Royal Institute of British Architects, RIBA, Climate emergency, Climate change, Responsible architecture

RIBA declares state of climate emergency urging architects to standardise sustainable practices

The Royal Institute of British Architects (RIBA) has announced a five-year plan of action for climate change after declaring a state of climate emergency.

“The climate emergency is the biggest challenge facing our planet and our profession,” said RIBA president Ben Derbyshire.

"But to have a significant impact we need to do more than make symbolic statements – we need to turn warm words into impactful actions."

According to Dezeen, the five year plan aims to standardise sustainable practices within the architecture industry in Britain by improving government policies through lobbying while reducing the organisation’s own carbon footprint.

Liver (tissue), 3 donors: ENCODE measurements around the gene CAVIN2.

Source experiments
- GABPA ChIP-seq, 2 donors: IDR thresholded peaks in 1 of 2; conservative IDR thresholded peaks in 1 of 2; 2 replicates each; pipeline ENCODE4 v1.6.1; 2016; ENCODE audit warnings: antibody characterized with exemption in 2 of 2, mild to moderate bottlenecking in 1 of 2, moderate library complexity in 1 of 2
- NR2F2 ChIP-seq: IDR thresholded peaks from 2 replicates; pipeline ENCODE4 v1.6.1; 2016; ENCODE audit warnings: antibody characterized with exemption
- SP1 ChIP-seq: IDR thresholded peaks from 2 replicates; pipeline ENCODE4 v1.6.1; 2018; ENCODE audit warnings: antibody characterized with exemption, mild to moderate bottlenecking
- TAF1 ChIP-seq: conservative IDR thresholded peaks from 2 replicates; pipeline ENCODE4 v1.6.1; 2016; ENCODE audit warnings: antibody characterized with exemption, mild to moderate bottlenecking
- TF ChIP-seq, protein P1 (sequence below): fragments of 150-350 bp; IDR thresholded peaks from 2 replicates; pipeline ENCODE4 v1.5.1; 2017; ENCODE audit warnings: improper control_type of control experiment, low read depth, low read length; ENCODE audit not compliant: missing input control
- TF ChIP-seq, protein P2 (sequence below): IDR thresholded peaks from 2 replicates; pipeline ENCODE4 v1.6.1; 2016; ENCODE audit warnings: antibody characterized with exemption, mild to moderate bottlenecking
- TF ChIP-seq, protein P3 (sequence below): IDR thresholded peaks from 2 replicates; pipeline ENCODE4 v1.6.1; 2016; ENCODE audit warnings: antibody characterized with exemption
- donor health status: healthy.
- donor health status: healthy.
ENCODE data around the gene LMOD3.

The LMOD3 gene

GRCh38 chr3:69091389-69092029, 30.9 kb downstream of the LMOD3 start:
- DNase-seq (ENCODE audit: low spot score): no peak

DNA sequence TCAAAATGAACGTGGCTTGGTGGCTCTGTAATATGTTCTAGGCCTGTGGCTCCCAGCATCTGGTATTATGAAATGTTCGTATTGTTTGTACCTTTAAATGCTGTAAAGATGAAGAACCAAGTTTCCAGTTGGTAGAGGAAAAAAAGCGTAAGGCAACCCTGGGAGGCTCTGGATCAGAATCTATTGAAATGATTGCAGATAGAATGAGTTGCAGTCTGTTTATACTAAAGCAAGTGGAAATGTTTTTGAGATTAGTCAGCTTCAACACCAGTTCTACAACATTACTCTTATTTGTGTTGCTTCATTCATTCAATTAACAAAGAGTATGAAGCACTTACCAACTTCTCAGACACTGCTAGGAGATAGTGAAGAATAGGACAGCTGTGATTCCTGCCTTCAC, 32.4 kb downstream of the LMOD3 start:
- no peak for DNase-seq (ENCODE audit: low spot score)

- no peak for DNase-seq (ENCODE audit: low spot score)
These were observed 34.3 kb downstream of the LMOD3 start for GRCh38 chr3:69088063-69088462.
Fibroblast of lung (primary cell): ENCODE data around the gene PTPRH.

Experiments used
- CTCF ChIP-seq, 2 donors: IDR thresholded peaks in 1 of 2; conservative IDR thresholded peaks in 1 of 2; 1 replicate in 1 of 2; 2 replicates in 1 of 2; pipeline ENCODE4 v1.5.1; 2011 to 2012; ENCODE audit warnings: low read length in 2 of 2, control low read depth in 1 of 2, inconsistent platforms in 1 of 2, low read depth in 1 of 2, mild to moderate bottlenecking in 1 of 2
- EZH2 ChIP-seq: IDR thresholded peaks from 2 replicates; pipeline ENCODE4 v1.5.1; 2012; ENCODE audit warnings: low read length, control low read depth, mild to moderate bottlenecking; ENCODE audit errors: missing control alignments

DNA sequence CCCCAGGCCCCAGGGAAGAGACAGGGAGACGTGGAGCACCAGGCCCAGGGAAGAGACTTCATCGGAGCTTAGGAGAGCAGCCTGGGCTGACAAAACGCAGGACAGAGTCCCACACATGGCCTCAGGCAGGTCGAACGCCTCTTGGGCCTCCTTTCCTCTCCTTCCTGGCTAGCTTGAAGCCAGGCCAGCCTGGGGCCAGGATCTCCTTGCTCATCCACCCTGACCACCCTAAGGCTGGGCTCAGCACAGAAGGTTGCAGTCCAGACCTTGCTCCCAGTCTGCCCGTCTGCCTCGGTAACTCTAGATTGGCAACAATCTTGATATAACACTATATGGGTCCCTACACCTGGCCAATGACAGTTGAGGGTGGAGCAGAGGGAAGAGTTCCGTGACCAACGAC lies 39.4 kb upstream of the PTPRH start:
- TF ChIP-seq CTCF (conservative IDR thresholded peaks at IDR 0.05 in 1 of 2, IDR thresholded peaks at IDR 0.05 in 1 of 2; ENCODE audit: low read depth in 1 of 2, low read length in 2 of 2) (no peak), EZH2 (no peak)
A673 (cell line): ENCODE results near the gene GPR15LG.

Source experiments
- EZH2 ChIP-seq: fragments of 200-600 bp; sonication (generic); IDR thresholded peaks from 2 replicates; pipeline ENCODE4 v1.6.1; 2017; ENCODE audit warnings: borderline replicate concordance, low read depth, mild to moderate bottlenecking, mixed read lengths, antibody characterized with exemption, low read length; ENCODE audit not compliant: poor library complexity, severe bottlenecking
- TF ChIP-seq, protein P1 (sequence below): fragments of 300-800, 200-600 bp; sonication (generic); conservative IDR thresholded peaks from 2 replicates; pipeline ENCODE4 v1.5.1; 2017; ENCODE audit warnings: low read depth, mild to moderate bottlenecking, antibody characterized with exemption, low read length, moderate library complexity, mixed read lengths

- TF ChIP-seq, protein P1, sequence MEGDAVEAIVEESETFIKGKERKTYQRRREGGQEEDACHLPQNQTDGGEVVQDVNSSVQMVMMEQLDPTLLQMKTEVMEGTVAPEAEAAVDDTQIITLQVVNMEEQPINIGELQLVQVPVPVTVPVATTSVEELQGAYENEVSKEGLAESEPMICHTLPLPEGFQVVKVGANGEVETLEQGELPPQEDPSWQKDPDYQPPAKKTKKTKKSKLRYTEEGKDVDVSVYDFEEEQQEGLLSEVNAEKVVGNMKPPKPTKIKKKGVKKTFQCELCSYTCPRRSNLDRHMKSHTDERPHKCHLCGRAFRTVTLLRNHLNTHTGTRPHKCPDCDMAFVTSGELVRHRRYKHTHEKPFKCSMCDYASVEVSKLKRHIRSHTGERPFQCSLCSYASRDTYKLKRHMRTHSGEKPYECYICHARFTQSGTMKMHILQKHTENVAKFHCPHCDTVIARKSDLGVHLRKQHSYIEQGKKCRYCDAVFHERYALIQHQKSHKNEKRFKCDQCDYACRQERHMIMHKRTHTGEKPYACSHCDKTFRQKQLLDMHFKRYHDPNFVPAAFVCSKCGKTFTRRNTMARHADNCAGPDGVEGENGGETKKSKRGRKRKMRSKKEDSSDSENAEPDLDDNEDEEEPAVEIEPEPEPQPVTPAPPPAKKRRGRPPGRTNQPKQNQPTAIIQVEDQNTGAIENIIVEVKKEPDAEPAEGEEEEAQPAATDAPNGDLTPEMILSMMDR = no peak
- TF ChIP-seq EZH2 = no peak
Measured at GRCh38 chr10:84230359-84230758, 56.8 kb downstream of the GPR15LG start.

RIBA has also pledged to support the UK government’s drive to make the country carbon neutral by 2050.

Derbyshire added: “We architects need to transform the way we practice and along with our fellow professionals around the world, make changes that will impact at a global level.”

A number of international architecture firms have already declared a climate and biodiversity emergency, including Foster + Partners, Zaha Hadid Architects, and David Chipperfield Architects; alongside Amanda Levete's firm AL_A, Rogers Stirk Harbour + Partners, and Alison Brooks Architects.

The aforementioned architecture firms have called on others to follow suit and join their campaign group called Architects Declare, encouraging clients to commission more sustainable buildings.

This year the United Nations warned that humanity has just 12 years to limit global warming to 1.5 degrees Celsius, or risk catastrophic effects on climate. 

Many architects across the Middle East have also expressed a sense of urgency in creating responsible architecture. 

"The city of Dubai has now matured to a stage where architects should demonstrate their sense of responsibility to produce responsible architecture, notwithstanding the absence of the governance of a local professional body," said Samir Serope Daoud, chairman and principal design architect at Diar Consult.

Dubai's AESG has also joinsed World GBC's Paris Agreement to drive net zero carbon buildings. 

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